Type of Document Dissertation Author Lagus, Todd Peter Author's Email Address firstname.lastname@example.org URN etd-01102014-124726 Title Self-ordering Dynamics in Controlled Encapsulation of Single and Multiple Cells Degree PhD Department Mechanical Engineering Advisory Committee
Advisor Name Title Jon F. Edd Committee Chair Carl H. Johnson Committee Member D. Greg Walker Committee Member Deyu Li Committee Member Haoxiang Luo Committee Member Keywords
- multiphase flow
- cell biology
- inertial microfluidics
- droplet microfluidics
- cell interactions
Date of Defense 2014-01-03 Availability unrestricted AbstractDroplet-based microfluidics involves the manipulation of small (often picoliter) volumes of fluid that are suspended within an immiscible carrier fluid. Encapsulating single biological cells within aqueous microdroplets reveals heterogeneities in cell populations by restricting secretions or lysates from diffusing among the bulk population. Furthermore, isolating cell pairs within droplets also provides a unique window into cell-cell interactions at a fundamental level. However, Poisson statistics places harsh limits on theoretical encapsulation efficiencies. Fortunately, as the particle Reynolds number approaches O(1), microspheres and biological cells self-order into equally spaced trains that can be controllably encapsulated using microdroplet generators. After expanding the application space for ordered encapsulation, this dissertation seeks to better understand the fluid mechanics that yield ordering across the boundary between inertial and viscous microfluidics.
In the first experimental section, we extended ordered particle encapsulation from single to multi-particle controlled encapsulation with a nearly threefold improvement over random encapsulation. In a second experimental study, we joined two separate ordering channels upstream of a droplet generation nozzle to load cells and particles of different types into one droplet. The result was a nearly fivefold improvement over random co-encapsulation. To show the device’s utility, we co-encapsulated plus and minus mating types of single-celled algae gametes. After cell mating and over two weeks of survival within droplets, the resulting offspring remained viable.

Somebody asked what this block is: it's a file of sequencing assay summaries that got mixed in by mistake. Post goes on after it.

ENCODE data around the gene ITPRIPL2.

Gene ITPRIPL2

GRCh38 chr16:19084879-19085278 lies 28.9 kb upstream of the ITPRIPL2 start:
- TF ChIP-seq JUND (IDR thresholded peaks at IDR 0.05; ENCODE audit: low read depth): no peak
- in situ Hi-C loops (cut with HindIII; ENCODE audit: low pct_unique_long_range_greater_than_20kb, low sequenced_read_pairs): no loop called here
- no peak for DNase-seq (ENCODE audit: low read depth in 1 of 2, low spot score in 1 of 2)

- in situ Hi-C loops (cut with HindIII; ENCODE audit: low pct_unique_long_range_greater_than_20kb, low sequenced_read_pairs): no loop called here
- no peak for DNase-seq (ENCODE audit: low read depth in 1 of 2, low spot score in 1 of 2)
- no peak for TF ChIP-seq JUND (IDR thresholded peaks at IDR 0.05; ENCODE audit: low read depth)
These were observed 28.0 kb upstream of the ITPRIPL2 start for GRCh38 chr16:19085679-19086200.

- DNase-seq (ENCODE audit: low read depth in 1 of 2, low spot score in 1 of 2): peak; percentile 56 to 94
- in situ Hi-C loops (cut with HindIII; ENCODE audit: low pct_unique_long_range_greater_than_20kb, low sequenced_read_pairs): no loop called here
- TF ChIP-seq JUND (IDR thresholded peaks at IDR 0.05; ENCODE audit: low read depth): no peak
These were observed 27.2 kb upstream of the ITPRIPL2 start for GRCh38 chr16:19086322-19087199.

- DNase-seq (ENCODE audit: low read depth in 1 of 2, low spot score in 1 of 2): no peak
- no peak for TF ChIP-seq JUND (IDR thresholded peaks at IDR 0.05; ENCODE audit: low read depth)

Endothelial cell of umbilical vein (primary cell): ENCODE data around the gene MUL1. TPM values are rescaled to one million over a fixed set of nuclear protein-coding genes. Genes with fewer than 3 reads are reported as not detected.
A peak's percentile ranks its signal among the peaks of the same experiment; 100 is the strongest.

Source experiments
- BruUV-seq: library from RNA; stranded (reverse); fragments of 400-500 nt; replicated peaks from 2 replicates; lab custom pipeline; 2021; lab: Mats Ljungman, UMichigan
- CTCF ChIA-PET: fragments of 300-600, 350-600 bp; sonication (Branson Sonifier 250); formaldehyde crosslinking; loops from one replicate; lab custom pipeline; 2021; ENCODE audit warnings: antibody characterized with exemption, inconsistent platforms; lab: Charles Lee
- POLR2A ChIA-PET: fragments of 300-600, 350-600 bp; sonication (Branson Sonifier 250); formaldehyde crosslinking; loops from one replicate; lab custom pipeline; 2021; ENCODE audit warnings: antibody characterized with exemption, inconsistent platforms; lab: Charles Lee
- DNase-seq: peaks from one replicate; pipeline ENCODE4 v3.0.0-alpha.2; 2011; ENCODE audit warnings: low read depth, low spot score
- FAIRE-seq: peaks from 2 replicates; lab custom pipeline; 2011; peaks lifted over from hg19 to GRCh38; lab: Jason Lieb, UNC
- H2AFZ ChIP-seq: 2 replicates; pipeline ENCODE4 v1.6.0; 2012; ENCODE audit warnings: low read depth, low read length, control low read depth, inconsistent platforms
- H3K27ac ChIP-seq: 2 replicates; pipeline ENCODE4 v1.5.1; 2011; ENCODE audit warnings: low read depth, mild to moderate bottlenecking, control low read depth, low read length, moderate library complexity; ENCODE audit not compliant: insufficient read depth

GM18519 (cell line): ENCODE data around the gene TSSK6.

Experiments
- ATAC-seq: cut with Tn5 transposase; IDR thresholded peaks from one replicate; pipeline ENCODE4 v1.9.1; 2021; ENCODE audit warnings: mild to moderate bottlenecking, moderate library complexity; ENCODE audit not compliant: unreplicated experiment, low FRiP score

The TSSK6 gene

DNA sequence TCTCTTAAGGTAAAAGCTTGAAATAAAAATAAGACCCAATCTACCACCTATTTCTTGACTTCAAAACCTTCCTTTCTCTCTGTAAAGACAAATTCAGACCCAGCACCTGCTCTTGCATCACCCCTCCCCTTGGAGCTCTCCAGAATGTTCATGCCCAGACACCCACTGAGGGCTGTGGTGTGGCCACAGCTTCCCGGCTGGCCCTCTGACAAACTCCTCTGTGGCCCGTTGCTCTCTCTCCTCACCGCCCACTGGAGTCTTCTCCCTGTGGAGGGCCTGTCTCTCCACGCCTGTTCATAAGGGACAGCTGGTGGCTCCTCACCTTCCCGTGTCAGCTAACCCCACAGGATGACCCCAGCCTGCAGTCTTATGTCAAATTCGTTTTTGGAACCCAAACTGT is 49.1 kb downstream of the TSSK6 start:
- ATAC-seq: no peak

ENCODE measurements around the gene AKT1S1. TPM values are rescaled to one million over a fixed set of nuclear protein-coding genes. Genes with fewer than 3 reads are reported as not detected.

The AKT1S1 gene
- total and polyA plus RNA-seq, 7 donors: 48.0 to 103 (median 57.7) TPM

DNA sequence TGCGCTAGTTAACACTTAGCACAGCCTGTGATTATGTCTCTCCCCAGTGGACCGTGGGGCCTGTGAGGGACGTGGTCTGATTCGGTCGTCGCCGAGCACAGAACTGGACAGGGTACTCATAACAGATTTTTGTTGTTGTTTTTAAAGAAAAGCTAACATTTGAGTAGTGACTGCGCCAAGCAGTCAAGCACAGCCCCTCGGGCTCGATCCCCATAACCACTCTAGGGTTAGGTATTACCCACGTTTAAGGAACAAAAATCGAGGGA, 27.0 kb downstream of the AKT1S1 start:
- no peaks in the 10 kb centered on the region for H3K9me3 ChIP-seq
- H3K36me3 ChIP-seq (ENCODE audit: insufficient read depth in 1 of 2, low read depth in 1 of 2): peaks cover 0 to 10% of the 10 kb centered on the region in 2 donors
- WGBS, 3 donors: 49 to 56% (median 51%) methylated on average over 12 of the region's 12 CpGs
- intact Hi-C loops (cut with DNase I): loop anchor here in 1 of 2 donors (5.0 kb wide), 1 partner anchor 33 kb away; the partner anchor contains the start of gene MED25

Then, to better understand the dynamics of inertial focusing and cell ordering, we designed a custom high-speed microscope stage to track particles and cells in high-speed micro-flows with a lagrangian reference frame. As a result, trajectory and interaction observation times were up to 50 times longer than those in stationary reference frames. To gather additional quantitative results, we integrated experimental results into a transient computational fluid dynamics model.
The combination of experiments and simulations provided unique insights on the effects of key design parameters on force scaling, interparticle spacing, ordering dynamics, particle rotations, and cell stresses. In total, this dissertation encapsulates a range of accomplishments in applied bioMEMS devices, additional understanding of two-phase particulate flows, and tools to guide studies in applied and fundamental microfluidics.
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